Pills pretty close to schedule, and usually
A bath every two or three days, mostly from
Students, and there were supposed to be
Chairs to sit up in, a common room, and
TV and magazines, not that she liked
TV or magazines herself, but they were
Gifts. The Home could not afford things like
Newspapers. But, Miss Betty said,
Nobody ever pulled up a chair for
Her to sit up in, so she never knew
Where the common room was, much less
Whether they had a TV there. Maybe
The nurses went there, when the patients called
And called, and called, and nobody came. Miss Olivia
Said, if that one who’d been screaming
All day long didn’t lose her voice in a day or two,
They’d put her on sedatives, and that’d be the end of
Her and her mouth. Miss Betty said,
No loss. Now, of course, the Home was short on
Staff, but if they’d just push up those
Chairs where a person could get in and
Roll around, people like Miss Betty could
Actually be useful. A nurse said,
That one will talk all day, if you let her. So
I came to the screaming patient, whose voice sounded
More like a crow’s than a person’s, and that was
Miss Ethel, who was blind and
Raised strawberries by touch and
Let kids walk her dog if they would
Read her a page from the Bible. I said,
What happened to you, did you
Break a bone? and she said,
Nothing happened to me, but
My son went into the hospital, and
The caseworker said they couldn’t leave me
Alone in the house, which they might as well
Have done, it would have made no difference, as
He went out to work at six and never came
Home before midnight. I said,
Can you sit up? and she said,
I could, I’m not sick or
Hurt, but is there a chair to
Sit in? and I said,
Right here, and a nurse said,
Why are you doing that, don’t you know that one is
Demented, and I said, No, I don’t know that, she seems
Smart and sassy as ever to me, and the nurse said,
Always yelling and carrying on, now don’t make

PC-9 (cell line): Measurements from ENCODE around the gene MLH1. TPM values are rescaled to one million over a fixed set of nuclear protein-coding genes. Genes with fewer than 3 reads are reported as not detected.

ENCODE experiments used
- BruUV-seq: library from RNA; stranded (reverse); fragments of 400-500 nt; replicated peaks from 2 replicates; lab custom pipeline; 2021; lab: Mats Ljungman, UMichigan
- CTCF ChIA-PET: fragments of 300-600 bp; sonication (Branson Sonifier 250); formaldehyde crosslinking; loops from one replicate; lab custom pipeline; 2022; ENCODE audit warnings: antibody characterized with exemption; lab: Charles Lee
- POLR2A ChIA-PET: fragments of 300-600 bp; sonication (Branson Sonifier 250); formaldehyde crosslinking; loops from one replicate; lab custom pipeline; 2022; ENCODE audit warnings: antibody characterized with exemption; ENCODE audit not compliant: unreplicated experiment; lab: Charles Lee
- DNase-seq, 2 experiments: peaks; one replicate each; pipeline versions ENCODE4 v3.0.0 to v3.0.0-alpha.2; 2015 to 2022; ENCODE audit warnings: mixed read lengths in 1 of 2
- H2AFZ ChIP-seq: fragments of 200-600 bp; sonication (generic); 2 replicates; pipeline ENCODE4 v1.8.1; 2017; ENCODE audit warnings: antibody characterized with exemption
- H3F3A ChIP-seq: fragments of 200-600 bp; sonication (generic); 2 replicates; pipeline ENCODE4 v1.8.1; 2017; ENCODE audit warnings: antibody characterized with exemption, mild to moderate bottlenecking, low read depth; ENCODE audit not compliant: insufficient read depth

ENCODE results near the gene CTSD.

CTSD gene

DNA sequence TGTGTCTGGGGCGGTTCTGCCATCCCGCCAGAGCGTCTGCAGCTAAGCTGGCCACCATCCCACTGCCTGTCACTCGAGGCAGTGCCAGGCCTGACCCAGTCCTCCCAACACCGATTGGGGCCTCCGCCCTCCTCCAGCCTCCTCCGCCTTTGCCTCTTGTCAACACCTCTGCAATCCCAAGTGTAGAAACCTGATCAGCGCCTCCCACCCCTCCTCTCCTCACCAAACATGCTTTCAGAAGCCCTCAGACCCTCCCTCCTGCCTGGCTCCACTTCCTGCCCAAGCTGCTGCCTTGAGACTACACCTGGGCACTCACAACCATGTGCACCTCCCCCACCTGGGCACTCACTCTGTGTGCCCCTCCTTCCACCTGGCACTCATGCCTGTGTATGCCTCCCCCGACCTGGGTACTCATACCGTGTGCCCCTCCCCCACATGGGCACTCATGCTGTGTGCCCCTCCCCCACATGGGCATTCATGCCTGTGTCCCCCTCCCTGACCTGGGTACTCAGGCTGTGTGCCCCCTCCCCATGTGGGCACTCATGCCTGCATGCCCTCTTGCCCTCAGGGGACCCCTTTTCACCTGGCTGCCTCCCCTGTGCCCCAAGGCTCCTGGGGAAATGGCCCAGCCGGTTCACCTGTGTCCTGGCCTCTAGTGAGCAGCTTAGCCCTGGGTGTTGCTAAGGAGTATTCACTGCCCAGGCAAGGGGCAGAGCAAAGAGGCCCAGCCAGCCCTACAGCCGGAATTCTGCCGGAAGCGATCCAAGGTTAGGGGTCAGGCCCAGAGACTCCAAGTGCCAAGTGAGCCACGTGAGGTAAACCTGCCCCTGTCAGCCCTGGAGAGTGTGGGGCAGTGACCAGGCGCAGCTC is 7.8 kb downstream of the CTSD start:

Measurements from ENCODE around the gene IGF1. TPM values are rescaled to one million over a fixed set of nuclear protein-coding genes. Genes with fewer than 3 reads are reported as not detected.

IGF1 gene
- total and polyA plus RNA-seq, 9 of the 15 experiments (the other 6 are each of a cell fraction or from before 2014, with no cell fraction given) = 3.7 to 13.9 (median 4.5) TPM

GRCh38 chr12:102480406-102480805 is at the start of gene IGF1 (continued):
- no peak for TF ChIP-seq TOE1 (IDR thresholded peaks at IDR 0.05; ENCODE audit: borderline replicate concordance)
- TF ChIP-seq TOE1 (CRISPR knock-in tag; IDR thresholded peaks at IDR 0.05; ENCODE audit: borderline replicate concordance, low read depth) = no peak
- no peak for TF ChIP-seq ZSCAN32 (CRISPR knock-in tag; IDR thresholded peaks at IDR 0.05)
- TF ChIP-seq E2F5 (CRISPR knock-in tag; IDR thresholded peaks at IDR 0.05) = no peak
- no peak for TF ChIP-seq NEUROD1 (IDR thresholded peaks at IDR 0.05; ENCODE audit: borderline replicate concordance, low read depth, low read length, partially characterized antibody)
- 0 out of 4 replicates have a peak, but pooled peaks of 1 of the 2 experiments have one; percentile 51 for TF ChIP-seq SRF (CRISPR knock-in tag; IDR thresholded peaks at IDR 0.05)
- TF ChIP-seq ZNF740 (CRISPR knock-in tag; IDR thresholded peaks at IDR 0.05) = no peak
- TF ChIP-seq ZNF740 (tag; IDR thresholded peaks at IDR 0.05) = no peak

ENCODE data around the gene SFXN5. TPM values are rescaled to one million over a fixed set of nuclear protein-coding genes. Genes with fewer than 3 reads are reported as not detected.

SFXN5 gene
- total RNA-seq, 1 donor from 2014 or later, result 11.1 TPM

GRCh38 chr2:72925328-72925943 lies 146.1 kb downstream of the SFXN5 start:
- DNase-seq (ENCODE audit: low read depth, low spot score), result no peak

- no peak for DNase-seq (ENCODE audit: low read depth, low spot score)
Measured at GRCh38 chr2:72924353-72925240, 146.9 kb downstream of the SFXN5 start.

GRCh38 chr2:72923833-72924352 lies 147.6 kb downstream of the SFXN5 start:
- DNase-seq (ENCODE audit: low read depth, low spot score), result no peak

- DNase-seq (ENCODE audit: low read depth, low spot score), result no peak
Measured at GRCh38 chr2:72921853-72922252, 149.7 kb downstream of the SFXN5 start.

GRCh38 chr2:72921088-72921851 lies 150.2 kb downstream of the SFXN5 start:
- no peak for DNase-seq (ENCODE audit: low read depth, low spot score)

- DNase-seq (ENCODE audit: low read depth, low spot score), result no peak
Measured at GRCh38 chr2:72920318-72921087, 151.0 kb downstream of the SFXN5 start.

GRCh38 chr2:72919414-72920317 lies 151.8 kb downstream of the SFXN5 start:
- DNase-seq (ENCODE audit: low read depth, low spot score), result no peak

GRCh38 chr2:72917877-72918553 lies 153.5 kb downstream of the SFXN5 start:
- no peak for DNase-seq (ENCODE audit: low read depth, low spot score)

Extra work, just leave that one in bed where
She belongs. Now Miss Ethel
Did eventually go home, that spring, but not before
They’d put her on sedatives, and her family said
She never seemed to know much of what was
Going on, after that. So I felt
Sort of funny about not getting a chance to
Wheel Miss Ethel around, but anyway
Got her a glass of water, and went out and
Looked around, and found that
Common room with the TV and the magazines,
Vogue and Cosmopolitan and one copy of
Good Housekeeping. I thought that was
Also funny, because all the old ladies I knew read
Readers Digest and Guideposts, and mostly in
Large type, so it seemed that those were
What ought to have been donated. I went on and
Found a bathroom on a wing where
No students were working. Patients were in there but
Not talking or yelling. It was quiet there, and
I could hear the piped-in music, and
It was a soft rock song I liked well enough to
Sing, and play on the piano, at parties, but
My parents hated that kind of music. Most
Older people did. People like Miss Ethel
Said it was Satan’s music, but my parents just
Said it stank. And that was how I knew
It wasn’t about being short of money or staff, although
Probably they were, and maybe
Not even because of embezzlement, but the bottom line was
The staff they had just totally did not care.